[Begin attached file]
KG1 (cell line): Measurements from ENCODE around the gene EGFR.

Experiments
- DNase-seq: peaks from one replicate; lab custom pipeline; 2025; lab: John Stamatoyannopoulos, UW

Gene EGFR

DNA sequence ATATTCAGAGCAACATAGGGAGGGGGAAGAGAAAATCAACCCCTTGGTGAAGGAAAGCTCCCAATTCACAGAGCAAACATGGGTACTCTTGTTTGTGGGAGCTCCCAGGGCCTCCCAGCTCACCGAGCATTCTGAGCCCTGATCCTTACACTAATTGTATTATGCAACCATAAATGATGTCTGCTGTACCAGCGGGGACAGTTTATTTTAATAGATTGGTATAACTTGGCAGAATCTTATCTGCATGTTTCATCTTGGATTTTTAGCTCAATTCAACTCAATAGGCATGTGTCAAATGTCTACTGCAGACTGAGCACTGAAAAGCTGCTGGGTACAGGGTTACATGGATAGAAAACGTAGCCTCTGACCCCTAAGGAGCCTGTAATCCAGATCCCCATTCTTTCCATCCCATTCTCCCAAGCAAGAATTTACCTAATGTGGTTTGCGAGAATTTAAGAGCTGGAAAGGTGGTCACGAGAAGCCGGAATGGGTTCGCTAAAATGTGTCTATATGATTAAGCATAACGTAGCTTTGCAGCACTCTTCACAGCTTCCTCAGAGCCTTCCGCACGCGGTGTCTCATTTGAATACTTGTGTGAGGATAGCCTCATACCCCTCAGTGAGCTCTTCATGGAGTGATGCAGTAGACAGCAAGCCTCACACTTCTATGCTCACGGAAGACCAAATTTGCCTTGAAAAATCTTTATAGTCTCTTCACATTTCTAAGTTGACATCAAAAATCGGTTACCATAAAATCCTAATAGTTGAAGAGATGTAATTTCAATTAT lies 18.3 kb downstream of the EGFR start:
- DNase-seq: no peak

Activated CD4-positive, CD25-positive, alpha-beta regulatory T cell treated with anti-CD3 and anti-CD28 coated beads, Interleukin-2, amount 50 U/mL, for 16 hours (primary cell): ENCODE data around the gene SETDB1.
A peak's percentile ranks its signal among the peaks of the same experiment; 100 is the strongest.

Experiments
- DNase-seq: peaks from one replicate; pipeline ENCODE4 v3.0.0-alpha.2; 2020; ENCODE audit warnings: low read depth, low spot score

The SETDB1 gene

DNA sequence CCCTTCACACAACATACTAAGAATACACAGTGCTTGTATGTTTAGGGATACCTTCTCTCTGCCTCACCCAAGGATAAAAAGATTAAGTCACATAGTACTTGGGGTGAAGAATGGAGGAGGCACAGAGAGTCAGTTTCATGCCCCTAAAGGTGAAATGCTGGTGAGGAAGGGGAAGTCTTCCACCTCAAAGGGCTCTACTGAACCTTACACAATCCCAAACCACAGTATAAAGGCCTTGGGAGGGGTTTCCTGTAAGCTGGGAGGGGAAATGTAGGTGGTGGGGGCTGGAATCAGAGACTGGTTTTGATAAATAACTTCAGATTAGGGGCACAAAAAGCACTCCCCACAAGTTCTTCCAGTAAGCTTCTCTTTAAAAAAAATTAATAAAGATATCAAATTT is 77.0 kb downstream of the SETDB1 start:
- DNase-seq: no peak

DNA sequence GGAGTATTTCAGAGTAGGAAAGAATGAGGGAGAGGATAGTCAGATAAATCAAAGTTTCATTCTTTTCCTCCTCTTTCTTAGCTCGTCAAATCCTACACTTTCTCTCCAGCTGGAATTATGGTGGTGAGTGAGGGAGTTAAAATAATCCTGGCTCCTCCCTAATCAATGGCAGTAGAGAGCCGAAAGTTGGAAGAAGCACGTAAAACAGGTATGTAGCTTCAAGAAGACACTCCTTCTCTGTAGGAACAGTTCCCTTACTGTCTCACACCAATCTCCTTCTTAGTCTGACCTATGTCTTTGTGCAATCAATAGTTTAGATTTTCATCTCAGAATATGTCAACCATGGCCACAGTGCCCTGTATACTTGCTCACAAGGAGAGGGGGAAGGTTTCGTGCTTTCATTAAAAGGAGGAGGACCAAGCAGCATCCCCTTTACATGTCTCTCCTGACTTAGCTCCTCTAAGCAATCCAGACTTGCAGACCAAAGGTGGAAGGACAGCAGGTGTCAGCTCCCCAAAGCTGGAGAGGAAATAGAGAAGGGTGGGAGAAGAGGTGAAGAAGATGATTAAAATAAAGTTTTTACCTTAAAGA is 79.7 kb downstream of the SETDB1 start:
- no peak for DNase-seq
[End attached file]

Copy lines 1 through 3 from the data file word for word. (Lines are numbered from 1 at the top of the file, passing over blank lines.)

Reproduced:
KG1 (cell line): Measurements from ENCODE around the gene EGFR.

Experiments
- DNase-seq: peaks from one replicate; lab custom pipeline; 2025; lab: John Stamatoyannopoulos, UW